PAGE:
A: Every actor in this theater has to be treated with respect because in cyber, even a small “David” can surprise you, and we really don’t want to be the “Goliath” on the other end of the attack. Someone without the backing of a major power could come up and inflict serious damage.
Q: Do you recognize such potential in our adversaries?
A: The cyber arms race exists all over the world, and certainly in our region.
Q: Does the average Israeli need to be concerned?
A: You can’t stop technology, but you have to be aware of dangers. The average Israeli doesn’t know how dominant this threat is, how present it is everywhere. Like they say on [the hit TV show] Game of Thrones, “Winter is Coming,” and cyberattacks on Israel are only expected to become stronger. This is likely to reach massive proportions—that’s something that has become evident since the onset of the coronavirus outbreak because everyone is working from home using digital platforms.
The National Cyber Directorate has two homes: it is headquartered in Tel Aviv but its war room—from where every cyberattack against Israel is monitored—is in Beersheva.
Unna oversees four departments. The first deals with the daily protection of Israel’s critical infrastructure and directs nonessential bodies, such as commercial banks and insurance companies, with regard to their protection via directives that come down through the relevant government ministries. Its Beersheba operational response center also addresses concerns relevant to every Israeli.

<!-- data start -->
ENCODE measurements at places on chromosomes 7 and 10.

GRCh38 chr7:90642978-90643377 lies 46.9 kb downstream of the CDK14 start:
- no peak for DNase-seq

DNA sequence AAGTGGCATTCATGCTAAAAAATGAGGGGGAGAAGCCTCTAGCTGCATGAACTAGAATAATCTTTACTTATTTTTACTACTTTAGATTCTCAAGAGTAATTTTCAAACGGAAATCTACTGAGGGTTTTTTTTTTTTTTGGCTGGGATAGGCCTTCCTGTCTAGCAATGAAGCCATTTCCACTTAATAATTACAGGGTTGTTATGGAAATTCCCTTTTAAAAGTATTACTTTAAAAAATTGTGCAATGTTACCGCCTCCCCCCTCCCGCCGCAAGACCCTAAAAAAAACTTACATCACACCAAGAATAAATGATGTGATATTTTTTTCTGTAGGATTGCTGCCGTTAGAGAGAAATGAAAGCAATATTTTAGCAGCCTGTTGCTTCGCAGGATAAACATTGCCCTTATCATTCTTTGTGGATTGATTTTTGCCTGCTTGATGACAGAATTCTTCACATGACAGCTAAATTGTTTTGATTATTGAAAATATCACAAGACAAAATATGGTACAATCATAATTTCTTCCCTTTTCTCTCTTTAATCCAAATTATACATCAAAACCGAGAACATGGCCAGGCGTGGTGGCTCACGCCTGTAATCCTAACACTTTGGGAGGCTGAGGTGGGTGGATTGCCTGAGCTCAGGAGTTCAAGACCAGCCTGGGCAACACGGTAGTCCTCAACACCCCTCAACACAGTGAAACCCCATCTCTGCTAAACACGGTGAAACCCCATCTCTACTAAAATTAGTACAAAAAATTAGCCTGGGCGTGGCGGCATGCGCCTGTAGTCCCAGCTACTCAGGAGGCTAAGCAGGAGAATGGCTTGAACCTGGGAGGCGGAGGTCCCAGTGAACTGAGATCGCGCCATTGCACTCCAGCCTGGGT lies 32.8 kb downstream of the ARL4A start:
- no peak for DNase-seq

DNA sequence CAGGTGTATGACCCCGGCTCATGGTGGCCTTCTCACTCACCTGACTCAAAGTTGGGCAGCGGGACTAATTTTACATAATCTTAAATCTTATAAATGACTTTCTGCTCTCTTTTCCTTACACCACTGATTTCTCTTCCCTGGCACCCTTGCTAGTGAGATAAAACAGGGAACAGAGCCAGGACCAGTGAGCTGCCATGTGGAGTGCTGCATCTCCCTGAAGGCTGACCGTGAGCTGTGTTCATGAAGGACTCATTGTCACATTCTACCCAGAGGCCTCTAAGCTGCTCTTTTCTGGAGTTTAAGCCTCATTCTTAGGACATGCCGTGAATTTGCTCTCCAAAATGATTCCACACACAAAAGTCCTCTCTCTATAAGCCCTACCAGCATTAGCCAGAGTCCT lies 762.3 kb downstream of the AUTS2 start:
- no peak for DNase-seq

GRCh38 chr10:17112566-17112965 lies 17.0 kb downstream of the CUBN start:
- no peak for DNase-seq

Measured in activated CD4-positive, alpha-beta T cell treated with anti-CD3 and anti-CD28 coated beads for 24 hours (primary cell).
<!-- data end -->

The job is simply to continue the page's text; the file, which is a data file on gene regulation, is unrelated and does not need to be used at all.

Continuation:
Data published here for the first time show that in the first half of 2020, the NCD’s response center received 7,164 reports concerning cyberattacks of various levels.
The second department deals with early detection of ongoing cyberattacks, repairing breaches and, if need be, damage control. The third deals with both proprietary and acquired technology, and the fourth deals with the cyber ecosystem—strategy, external relations and promoting Israeli cyber exports.
“Many countries are not willing to deal with the Israeli industry sans state backing. I’m authorized by the government to provide this backing,” he explained. “Since I took office, we have already signed 15 such agreements, with India and many other countries, including some that do not maintain official ties with Israel.
“The cyber defense field has opened many doors for Israel around the world. In Chad, for example, the very inception of ties with them—the fundamental of peace—was through cyber. The first [Israeli] delegation there included one of our guys, who was there to help them conduct a national risk assessment.